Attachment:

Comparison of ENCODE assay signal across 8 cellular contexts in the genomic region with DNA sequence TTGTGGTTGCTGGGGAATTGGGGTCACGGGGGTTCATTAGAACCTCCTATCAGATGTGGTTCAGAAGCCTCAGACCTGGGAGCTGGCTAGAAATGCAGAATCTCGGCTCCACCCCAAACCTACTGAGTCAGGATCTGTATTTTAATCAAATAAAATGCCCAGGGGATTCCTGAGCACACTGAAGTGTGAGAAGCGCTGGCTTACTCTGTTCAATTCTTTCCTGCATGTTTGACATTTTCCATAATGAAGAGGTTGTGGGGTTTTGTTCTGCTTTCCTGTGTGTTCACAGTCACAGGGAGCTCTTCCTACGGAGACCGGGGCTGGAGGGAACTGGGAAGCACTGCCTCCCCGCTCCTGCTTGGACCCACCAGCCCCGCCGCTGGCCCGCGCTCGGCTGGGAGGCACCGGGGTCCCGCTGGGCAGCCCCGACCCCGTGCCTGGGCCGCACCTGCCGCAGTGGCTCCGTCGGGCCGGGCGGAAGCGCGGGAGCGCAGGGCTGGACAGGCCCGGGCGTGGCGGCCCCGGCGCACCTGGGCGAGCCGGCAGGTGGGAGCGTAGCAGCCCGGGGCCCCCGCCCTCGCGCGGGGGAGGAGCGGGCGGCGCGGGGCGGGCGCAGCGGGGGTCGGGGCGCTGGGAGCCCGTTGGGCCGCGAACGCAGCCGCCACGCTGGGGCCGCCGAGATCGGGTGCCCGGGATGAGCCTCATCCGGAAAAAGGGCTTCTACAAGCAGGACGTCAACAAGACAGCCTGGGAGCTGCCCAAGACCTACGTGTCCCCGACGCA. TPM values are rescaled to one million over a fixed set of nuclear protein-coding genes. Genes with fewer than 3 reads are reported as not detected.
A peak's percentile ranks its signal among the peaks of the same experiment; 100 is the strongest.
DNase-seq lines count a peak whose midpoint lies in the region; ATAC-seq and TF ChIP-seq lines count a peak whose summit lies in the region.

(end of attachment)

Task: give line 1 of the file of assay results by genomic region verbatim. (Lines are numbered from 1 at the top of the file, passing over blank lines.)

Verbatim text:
Comparison of ENCODE assay signal across 8 cellular contexts in the genomic region with DNA sequence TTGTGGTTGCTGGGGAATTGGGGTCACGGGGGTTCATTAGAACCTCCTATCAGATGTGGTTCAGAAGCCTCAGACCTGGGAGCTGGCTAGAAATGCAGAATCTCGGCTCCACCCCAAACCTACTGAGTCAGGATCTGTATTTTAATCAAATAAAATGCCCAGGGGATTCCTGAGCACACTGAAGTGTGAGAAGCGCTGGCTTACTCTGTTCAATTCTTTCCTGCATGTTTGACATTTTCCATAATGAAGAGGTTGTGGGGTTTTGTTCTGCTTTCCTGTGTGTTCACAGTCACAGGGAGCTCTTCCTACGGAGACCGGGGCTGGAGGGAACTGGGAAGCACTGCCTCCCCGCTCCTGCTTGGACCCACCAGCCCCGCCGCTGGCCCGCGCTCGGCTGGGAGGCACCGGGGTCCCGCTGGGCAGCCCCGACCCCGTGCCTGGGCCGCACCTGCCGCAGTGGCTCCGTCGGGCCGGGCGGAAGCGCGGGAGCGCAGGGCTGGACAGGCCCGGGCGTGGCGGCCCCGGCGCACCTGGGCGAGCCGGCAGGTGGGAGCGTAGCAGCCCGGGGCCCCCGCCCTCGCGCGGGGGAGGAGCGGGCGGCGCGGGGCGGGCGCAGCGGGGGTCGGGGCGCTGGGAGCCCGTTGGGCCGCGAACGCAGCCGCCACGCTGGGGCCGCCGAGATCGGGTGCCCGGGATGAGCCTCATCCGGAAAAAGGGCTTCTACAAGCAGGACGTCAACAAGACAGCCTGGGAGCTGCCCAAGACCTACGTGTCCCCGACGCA. TPM values are rescaled to one million over a fixed set of nuclear protein-coding genes. Genes with fewer than 3 reads are reported as not detected.